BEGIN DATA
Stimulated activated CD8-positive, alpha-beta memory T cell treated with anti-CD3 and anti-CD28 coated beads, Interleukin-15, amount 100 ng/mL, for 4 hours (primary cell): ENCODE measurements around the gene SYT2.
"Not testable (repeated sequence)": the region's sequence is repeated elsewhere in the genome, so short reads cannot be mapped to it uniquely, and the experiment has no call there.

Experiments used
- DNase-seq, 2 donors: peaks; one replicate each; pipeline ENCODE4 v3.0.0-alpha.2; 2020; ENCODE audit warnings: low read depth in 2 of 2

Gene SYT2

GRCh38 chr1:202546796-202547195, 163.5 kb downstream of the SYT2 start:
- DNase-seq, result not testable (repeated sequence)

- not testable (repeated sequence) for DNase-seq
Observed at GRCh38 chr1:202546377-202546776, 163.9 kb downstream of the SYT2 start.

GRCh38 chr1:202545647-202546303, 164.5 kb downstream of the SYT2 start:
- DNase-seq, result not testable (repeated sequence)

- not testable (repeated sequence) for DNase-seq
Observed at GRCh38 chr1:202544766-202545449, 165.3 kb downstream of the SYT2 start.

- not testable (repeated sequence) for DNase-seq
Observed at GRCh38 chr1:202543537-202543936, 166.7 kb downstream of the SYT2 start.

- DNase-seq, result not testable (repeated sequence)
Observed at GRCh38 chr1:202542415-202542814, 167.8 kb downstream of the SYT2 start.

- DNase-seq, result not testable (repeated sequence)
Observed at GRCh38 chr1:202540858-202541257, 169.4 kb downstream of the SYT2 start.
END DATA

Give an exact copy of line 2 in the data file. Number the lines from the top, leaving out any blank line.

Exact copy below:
"Not testable (repeated sequence)": the region's sequence is repeated elsewhere in the genome, so short reads cannot be mapped to it uniquely, and the experiment has no call there.